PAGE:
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Pando Ambassador Program

Working to understand, monitor and protect Pando

A Recent Discovery, New Challenges in Stewardship

It may seem hard to believe, but Pando is so large that it hid in plain sight until 1976. The tree was not named “Pando” until 1993 and we did not verify Pando was in fact, a 106-acre tree until 2008, thanks to advances in genetic testing. In these ways and many more, we are just coming to know this tree that re-defines what we think a tree is, or, what a tree can be. It would seem, almost despite the number of headlines this magnificent wonder garners each year. 

Today, we face three major challenges if we are to protect Pando for generations to come. First, we need to sustain protective measures like fencing, which has been used since 1992 to keep out deer and elk who can eat away at the tree faster than it can recover. Second, we know very little of the intimate relationship between the tree and the land, for example, erosion, weather patterns and animal migrations within the tree – work that can be done with a dedicated agent and passive monitoring systems.  Finally, as Pando lives on land designated for recreation and has been used as such for at least 1,500 years, we understand very little about the kinds of experiences people have or, want to have in the tree which we could use to inform or adapt policies we have seen be successful with other special trees. In all, if we are to understand and protect the tree, this work, is not work that can be done “here and there”, in one little spot, or for one year, but must be done consistently and diligently for years to come.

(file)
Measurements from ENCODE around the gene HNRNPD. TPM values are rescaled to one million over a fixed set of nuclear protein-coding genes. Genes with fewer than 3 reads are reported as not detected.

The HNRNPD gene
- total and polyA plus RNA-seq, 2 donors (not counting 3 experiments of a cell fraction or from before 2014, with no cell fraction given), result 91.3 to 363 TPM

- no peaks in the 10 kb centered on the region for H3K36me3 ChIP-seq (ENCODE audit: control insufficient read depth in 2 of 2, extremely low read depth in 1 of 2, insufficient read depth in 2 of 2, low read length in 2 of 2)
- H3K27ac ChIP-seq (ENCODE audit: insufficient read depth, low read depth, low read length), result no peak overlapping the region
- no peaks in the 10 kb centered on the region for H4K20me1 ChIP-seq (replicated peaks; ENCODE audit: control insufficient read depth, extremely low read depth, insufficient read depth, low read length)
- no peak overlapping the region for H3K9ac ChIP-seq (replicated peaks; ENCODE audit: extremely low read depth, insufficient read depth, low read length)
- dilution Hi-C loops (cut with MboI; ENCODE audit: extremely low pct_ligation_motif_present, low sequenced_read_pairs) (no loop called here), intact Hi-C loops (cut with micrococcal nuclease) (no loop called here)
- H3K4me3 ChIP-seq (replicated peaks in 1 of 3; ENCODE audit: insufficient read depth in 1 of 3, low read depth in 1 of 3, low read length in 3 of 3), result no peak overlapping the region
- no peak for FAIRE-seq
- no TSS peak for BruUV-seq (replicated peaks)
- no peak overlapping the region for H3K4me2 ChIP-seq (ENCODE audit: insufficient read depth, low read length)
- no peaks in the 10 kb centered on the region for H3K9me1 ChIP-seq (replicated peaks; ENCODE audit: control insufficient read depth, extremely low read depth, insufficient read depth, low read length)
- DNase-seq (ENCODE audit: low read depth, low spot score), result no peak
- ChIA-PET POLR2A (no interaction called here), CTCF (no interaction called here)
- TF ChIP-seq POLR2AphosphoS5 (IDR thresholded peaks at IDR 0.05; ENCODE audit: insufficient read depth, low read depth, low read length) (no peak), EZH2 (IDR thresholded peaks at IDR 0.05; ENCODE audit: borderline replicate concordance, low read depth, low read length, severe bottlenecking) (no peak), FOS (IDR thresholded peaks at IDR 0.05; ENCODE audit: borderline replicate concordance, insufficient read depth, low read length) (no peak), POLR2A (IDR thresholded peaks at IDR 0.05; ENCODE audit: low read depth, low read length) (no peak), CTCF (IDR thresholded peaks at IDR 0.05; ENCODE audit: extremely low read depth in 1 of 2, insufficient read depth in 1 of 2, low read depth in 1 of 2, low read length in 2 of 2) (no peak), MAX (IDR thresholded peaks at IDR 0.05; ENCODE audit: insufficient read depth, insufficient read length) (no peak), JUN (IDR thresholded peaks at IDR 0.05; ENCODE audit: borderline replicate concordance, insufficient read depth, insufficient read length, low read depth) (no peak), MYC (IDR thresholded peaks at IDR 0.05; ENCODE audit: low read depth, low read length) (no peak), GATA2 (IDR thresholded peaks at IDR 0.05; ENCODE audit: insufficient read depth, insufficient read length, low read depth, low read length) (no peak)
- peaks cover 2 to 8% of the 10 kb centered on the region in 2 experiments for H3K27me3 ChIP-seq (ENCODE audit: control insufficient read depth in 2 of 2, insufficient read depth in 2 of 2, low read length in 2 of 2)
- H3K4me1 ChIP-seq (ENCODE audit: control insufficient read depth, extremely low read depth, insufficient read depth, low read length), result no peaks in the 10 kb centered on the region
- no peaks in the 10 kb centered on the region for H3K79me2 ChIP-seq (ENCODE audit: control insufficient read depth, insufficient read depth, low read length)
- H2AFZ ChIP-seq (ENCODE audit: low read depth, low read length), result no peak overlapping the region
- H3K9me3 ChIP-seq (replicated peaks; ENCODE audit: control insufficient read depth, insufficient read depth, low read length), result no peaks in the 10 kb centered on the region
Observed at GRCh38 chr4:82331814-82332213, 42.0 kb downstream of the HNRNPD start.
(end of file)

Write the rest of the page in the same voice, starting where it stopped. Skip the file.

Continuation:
pando branch on downed fence
Today, nearly 10,000 foot of fencing must be maintained to keep out animals that eat away at the tree faster than it can recover
image of deer and her fawns walking pando
Fencing has been used since 1992 to keep out deer to protect the tree
image of disease in pando tree
Pando is suffers diseases common to aspen, but we need to learn more

Helping Hands

In 2022, Friends of Pando is launching the Pando Ambassador Program, a program inspired by our conversations with people who have worked to understand and protect Pando since its discovery. A long-term boots on the ground operation to sustain protective measures, monitor the tree and document its changes year-round. Working with Snow College, The Forest Service and other local volunteers, the Pando Ambassador:

 

1. Walks the nearly 10,000 feet of fencing used to protect Pando weekly to document needed minor repairs, restoration work or fortification work.

 

2. Supports the work of Fishlake National Forest and coordinates with local contractor to repair and replace damaged fencing.

 

3. Installs and monitors passive trail gate monitors to better understand recreational usage.

 

4. Installs and monitors ambient wildlife recorders in remote sections of the tree to understand animal behavior and migrations in an around Pando

 

In all, the Pando Ambassador program is the first step toward active monitoring.  Work we believe, it vital to ensure this wonder is understood and protected so it can be enjoyed for generations to come.

© 2022  | Design : Hope Smith  &  Lance Oditt